Chinese ambassador denies 'coercive diplomacy' but says releasing Meng would help
OTTAWA -- China’s Ambassador to Canada Cong Peiwu is denying that his country is engaged in “coercive diplomacy” as Prime Minister Justin Trudeau has suggested, but says that releasing Huawei executive Meng Wanzhou would “simply” help bilateral relations.
“There is no coercive diplomacy on the Chinese side,” Cong said Thursday, responding to a comment Trudeau made earlier this week.
"We will remain absolutely committed to working with our allies to ensure that China's approach of coercive diplomacy, its arbitrary detention of two Canadian citizens, alongside other citizens of other countries around the world, is not viewed as a successful tactic by them," Trudeau said on Tuesday.
During a press conference reflecting on the 50th anniversary of the establishment of diplomatic relations between China and Canada, Cong continuously denied that the detention of Canadians Michael Kovrig and Michael Spavor in China was at all related to Canada’s arrest of Meng.
Canada has called the two Michaels’ detention—which came just days following Meng’s arrest— “arbitrary” but from China’s perspective the arbitrary detention was that of Meng.
Cong said the two cases are “not related,” and urged Canada to “make the right decision” quickly and it would bring Canada-China relations back on good footing.
Cong told reporters that over the last 50 years Canada and China have made “great progress” but that right now the two countries are experiencing “severe difficulties.”
The tensions between the two countries have been continuously expressed in the nearly two years it’s now been since Meng was put into custody. She remains on house arrest in Vancouver, where she is waiting for her case to proceed through the court system.
The ambassador said Thursday that the U.S. has acted “like a troublemaker,” and Canada “served as an accomplice” in the arrest of Meng. Questions around whether Canada was right to have acted on the December 2018 U.S. extradition request have been raised since it happened.
Last week, in an interview on CTV’s Question Period, former White House national security adviser John Bolton said it was “true” that U.S. President Donald Trump viewed Canada as a political pawn in trade dealings with China.
Canadian officials have continually justified the decision as one based in an obligation to uphold the rule of law and bilateral agreements.
Though, Canada has stated that China has not obeyed the same obligations of upholding conventions that include allowing regular consular access to Canadians detained in China.
Asked why Kovrig and Spavor were not granted any consular visits or access until this past weekend when Dominic Barton, Canada's ambassador to China was allowed to hold virtual visits with both men, Cong referenced the fact that they have been accused of conducing acts endangering Chinese national security, and cited the COVID-19 pandemic as the reason for their access to the outside world being cut off even further than it was already.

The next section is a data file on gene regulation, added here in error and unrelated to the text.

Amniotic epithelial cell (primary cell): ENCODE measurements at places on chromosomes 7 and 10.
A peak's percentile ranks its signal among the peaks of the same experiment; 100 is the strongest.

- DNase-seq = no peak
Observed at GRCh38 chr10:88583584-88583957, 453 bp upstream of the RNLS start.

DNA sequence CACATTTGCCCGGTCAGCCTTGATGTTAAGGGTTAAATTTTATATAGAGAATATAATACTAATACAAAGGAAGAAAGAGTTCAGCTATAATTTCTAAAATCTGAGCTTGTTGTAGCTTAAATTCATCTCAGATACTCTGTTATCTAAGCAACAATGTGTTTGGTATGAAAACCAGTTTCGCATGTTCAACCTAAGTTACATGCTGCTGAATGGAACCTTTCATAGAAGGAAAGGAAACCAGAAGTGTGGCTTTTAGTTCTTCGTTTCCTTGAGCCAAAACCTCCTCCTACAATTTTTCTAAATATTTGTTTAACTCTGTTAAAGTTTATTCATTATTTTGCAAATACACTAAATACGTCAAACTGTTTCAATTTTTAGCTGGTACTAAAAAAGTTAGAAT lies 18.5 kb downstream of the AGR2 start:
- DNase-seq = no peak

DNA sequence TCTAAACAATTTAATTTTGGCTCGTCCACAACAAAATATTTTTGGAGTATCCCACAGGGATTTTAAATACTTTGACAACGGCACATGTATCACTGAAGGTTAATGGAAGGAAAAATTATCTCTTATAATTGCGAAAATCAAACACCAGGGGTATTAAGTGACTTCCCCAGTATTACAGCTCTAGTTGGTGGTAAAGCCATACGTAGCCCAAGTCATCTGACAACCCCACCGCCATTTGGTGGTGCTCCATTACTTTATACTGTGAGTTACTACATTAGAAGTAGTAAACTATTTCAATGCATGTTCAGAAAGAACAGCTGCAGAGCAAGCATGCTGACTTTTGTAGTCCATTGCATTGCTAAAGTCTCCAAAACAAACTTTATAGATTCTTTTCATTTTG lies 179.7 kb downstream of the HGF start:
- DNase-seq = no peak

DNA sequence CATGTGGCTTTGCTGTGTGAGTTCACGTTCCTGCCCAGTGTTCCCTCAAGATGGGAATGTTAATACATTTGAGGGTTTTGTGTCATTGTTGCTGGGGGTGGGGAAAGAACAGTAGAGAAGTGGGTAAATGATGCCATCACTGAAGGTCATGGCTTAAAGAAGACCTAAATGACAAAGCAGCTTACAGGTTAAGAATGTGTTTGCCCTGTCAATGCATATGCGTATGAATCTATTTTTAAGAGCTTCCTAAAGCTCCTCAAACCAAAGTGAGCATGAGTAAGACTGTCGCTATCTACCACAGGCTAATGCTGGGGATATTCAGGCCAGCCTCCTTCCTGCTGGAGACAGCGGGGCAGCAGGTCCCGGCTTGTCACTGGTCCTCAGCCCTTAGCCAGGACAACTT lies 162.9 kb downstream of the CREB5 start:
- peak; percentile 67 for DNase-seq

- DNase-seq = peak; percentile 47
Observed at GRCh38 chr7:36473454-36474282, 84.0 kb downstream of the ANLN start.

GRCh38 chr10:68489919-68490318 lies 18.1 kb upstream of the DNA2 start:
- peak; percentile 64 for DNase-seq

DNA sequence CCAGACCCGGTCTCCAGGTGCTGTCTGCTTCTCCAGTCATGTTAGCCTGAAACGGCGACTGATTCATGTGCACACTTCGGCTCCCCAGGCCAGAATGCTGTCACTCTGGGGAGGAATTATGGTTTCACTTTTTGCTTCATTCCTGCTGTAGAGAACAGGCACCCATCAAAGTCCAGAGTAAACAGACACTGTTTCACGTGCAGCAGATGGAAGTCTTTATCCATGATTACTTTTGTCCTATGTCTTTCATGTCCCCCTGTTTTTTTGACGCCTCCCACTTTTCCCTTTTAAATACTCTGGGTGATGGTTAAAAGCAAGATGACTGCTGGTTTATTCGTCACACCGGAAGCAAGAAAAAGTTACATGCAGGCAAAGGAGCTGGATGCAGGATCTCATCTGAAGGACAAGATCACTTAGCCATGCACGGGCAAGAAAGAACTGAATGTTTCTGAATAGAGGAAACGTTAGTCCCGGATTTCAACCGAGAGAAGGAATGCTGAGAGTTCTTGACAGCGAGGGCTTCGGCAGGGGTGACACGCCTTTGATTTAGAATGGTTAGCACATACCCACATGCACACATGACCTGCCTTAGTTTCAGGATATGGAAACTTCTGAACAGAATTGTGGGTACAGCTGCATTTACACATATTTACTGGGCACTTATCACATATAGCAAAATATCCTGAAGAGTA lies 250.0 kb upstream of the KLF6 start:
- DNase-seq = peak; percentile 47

The pandemic is a justification Canadian politicians don’t buy, but nevertheless Cong restated that “the only reason that the consular access had been suspended for a while was because of the raging COVID-19.”
“We are doing what we can within our legal system to ensure their lawful rights. So, we have been honouring the Vienna Convention, and the relevant bilateral agreements between China and Canada,” Cong said.
He was unable to provide any additional details or evidence to substantiate China’s charges against the two men, but said the legal process would unfold in due course.
Reflecting on the conditions that the two Michaels have now been in for more than 650 days, Jon Dunbar—a friend of Spavor—said that if anyone could survive in detention, it’s his friend.
“I've been willing to bet he's getting pretty good at speaking Chinese, and probably any Chinese guards that he interacts with like him. He's just that kind of guy,” Dunbar said in an interview with CTV News.
He has been sending his friend books, which he is hopeful have actually gotten into his hands.
Friends with Spavor since 2006, Dunbar said Spavor has requested “escapist” fiction books and books so he could practice his Korean language skills.
“I can't imagine what that does to your, you know, your outlook on life and your personality to be in that condition for almost two years,” he said.
Former Canadian ambassador to China Guy Saint-Jacques agrees with Trudeau that what China is engaging in, is coercive diplomacy and is putting “all kinds of pressure” on Canada to agree to their request of Meng’s release.
He said the only short-term hope for a change is if there is a change in the U.S. presidency after Nov. 3 and Joe Biden would take a different approach in dealing with China, potentially abandoning the case against Meng, though the likelihood of that is uncertain.
“Otherwise, we have to assume that the extradition process of businessman will drag on for many years. And that means that at some point the Chinese will decide to start the trial of our Canadians… Unless there is a miracle—and I don’t know what it could be at this stage—I think we have to brace ourselves for years of difficult relations and for them to be held in difficult conditions, unfortunately for many years.”
With files from CTV News’ Ottawa Bureau Chief Joyce Napier and The Canadian Press